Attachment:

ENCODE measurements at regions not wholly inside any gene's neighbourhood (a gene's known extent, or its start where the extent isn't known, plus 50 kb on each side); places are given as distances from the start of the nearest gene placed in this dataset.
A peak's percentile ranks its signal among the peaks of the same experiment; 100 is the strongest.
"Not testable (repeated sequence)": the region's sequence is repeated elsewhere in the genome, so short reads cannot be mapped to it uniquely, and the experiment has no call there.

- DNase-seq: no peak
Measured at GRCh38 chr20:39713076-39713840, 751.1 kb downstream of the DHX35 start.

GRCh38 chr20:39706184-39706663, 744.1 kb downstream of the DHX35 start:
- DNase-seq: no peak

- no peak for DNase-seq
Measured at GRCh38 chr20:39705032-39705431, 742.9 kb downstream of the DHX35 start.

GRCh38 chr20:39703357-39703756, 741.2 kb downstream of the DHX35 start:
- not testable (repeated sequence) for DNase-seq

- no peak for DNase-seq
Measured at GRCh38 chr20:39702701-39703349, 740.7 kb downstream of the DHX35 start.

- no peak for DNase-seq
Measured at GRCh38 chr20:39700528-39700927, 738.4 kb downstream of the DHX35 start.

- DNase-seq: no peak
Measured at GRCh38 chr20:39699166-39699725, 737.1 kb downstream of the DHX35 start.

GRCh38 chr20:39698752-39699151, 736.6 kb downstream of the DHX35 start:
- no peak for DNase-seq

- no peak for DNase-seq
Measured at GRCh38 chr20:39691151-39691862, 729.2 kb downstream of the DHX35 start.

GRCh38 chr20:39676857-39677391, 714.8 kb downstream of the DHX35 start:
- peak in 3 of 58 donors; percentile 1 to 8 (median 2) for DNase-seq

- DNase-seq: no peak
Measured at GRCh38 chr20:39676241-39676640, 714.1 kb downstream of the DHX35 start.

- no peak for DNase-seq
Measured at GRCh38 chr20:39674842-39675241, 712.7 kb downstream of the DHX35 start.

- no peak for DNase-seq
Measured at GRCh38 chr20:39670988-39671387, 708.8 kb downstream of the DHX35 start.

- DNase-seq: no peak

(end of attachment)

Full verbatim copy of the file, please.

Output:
ENCODE measurements at regions not wholly inside any gene's neighbourhood (a gene's known extent, or its start where the extent isn't known, plus 50 kb on each side); places are given as distances from the start of the nearest gene placed in this dataset.
A peak's percentile ranks its signal among the peaks of the same experiment; 100 is the strongest.
"Not testable (repeated sequence)": the region's sequence is repeated elsewhere in the genome, so short reads cannot be mapped to it uniquely, and the experiment has no call there.

- DNase-seq: no peak
Measured at GRCh38 chr20:39713076-39713840, 751.1 kb downstream of the DHX35 start.

GRCh38 chr20:39706184-39706663, 744.1 kb downstream of the DHX35 start:
- DNase-seq: no peak

- no peak for DNase-seq
Measured at GRCh38 chr20:39705032-39705431, 742.9 kb downstream of the DHX35 start.

GRCh38 chr20:39703357-39703756, 741.2 kb downstream of the DHX35 start:
- not testable (repeated sequence) for DNase-seq

- no peak for DNase-seq
Measured at GRCh38 chr20:39702701-39703349, 740.7 kb downstream of the DHX35 start.

- no peak for DNase-seq
Measured at GRCh38 chr20:39700528-39700927, 738.4 kb downstream of the DHX35 start.

- DNase-seq: no peak
Measured at GRCh38 chr20:39699166-39699725, 737.1 kb downstream of the DHX35 start.

GRCh38 chr20:39698752-39699151, 736.6 kb downstream of the DHX35 start:
- no peak for DNase-seq

- no peak for DNase-seq
Measured at GRCh38 chr20:39691151-39691862, 729.2 kb downstream of the DHX35 start.

GRCh38 chr20:39676857-39677391, 714.8 kb downstream of the DHX35 start:
- peak in 3 of 58 donors; percentile 1 to 8 (median 2) for DNase-seq

- DNase-seq: no peak
Measured at GRCh38 chr20:39676241-39676640, 714.1 kb downstream of the DHX35 start.

- no peak for DNase-seq
Measured at GRCh38 chr20:39674842-39675241, 712.7 kb downstream of the DHX35 start.

- no peak for DNase-seq
Measured at GRCh38 chr20:39670988-39671387, 708.8 kb downstream of the DHX35 start.

- DNase-seq: no peak